The 5th Chief Negotiators' Meeting on establishing the Asian Infrastructure Investment Bank ( AIIB) concluded on Friday after three-day discussion with agreement on the Articles of Agreement (AOA) and decision of signing AOA at the end of June in Beijing.
Though representatives of founding members didn't reveal much details such as equity allocation, approval process and whether China has veto power after the close-door meeting, Shi Yaobin, Vice Minister of Chinese Ministry of Finance and Permanent Chair of the Chief Negotiators' Meeting, told Xinhua that the planned authorized capital of AIIB will be allocated upon data of GDP for Asian countries. "The planned authorized capital of AIIB is 100 billion dollars, which will be allocated upon data of GDP for Asian countries. As for countries outside the region, GDP is also an important criterion for allocation." said Shi in an interview with Xinhua after the meeting.
This coincided with what media has reported earlier. It is reported that AIIB will refer to the practice of International Monetary Fund (IMF), that is, allocation is based on GDP and capital.
Research done by Korea Institute for International Economic Policy (KIEP) showed that China (30.85 percent) will be the largest shareholder of AIIB, followed by India (10.4 percent), Indonesia (3.99 percent), Germany (3.96 percent) and South Korea ( 3.93 percent) if Asian countries account for 75 percent of the shares and allocation is based on rules that GDP accounts for 60 percent while purchasing power parity (PPP) weighs about 40 percent.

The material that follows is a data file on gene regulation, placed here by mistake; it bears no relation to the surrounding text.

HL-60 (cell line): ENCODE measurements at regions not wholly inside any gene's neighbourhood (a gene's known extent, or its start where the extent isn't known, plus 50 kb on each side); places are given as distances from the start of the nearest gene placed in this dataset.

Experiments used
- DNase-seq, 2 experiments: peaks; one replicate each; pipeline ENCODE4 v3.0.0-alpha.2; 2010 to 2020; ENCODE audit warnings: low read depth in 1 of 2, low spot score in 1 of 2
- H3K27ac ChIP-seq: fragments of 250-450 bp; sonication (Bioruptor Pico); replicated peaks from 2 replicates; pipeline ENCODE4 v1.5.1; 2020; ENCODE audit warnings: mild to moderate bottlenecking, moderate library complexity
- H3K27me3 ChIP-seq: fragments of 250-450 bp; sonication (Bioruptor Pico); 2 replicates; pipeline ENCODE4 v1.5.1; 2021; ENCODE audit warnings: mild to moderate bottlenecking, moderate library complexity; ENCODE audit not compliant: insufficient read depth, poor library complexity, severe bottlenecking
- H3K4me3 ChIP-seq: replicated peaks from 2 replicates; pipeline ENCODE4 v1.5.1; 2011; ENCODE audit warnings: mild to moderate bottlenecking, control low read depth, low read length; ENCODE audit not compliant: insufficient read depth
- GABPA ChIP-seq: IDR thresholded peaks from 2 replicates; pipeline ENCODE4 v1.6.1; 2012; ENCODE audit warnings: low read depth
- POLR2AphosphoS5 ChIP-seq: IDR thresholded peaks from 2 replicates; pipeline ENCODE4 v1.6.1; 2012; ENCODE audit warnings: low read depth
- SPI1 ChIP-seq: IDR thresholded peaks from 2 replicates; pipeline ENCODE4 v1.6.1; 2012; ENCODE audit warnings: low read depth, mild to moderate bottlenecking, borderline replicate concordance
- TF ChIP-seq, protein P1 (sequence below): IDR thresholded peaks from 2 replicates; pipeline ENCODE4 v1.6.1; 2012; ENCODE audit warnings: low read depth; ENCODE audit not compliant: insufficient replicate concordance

Chen Kang, professor of Lee Kuan Yew School of Public Policy, National University of Singapore, who also worked at the World Bank's Socialist Economies Reform Unit, said based on what has been revealed, the allocation criteria of AIIB sound reasonable.
"AIIB would have lost its Asian characteristic if allocation was strictly followed the only standard of GDP. Firstly differentiate Asian countries and countries outside the region, then allocates on the basis of GDP. This practice sounds more reasonable, as countries out the region are developed countries in Europe," said Chen Kang.
Although not much details are revealed, experts generally believed the agreement on the Articles of Agreement is of great significance. Chen Gang, Research Fellow at the East Asian Institute (EAI), National University of Singapore, noted that the agreement of AOA is the milestone for the establishing of AIIB.
"Any organization, especially newly created one, should establish certain rules to safeguard its operation." said Chen Kang.
"Founding members of AIIB have made some compromise and finally reached the agreement this time," said Henry Gao, Associate Professor of Law with Singapore Management University. Gao noted that the pass of AOA means major power has made an agreement, which also indicated that the establishment of AIIB has entered crucial phase.
AOA determines the efficiency of AIIB in the future, that's why the agreement is important. Chen Kang thought the most important part in AOA is the establishment of decision-making system, equity allocation and loan approval system.
Chen Gang, researcher of EAI, agreed with what Professor Chen Kang mentioned. He said the three parts will determine the voice and decision of AIIB's founding members. Chen Gang said that procedures of discussion, decision-making and operation will function as institutional protection for AIIB.
The procedures of multilateral organizations, such as World Bank, have been complicated and to some extent, making them inefficient. Some standards are harsh and even attached with political conditions, that's why China has come up new multilateral financial institution to satisfy the need of financing. In this context, whether AIIB can be a lean and efficient organization rather than a bloated juggernaut has become the concern of observers.